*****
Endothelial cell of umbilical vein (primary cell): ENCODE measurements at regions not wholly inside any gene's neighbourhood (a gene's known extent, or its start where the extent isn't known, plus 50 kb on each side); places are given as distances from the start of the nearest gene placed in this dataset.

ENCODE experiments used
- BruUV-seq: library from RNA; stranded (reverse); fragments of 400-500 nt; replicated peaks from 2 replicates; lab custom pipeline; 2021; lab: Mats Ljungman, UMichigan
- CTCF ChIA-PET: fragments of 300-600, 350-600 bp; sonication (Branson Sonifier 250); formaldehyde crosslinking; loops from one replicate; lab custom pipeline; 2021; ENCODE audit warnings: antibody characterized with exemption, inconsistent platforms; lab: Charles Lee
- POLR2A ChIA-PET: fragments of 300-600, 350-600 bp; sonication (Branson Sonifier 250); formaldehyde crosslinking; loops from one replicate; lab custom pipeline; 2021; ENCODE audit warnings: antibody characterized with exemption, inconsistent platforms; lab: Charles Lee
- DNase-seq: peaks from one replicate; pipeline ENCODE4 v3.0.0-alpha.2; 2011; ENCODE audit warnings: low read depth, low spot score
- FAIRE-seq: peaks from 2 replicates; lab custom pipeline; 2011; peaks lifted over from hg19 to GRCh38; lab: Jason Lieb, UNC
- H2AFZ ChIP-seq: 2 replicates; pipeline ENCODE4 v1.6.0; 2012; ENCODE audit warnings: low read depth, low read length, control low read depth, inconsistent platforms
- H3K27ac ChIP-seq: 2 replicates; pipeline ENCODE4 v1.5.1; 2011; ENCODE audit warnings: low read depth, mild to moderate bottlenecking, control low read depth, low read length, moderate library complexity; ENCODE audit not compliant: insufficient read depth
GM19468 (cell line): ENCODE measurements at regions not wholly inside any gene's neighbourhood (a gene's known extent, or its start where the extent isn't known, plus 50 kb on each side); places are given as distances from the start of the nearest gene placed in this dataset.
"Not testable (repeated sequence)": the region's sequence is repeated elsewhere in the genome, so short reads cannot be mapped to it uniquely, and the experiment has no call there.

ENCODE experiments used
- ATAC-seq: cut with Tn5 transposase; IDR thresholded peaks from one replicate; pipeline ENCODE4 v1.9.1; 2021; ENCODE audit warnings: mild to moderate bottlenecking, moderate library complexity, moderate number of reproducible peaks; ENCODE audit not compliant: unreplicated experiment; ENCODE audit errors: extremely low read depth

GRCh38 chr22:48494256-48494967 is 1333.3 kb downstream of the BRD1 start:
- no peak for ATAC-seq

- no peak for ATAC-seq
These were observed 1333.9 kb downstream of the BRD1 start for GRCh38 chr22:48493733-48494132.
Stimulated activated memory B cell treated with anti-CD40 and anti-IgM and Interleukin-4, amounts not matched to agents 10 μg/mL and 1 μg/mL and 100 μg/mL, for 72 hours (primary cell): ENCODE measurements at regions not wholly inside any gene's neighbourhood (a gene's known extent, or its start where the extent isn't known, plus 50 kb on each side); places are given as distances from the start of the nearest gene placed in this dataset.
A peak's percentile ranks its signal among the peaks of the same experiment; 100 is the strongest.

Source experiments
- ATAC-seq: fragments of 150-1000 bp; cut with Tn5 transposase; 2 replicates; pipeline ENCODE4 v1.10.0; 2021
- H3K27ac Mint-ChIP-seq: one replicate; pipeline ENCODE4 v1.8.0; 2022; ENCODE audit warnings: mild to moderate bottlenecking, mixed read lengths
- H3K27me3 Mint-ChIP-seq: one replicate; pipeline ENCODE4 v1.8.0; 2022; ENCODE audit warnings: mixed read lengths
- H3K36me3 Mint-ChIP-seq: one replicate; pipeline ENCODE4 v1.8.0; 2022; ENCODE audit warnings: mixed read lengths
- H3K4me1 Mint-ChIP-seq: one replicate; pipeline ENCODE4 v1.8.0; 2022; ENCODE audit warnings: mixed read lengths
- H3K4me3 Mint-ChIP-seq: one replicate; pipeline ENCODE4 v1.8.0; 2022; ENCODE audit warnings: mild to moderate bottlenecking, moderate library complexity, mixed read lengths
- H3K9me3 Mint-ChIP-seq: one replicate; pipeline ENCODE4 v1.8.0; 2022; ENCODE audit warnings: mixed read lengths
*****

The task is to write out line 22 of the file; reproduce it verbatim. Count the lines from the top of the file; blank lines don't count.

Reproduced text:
- H3K27ac Mint-ChIP-seq: one replicate; pipeline ENCODE4 v1.8.0; 2022; ENCODE audit warnings: mild to moderate bottlenecking, mixed read lengths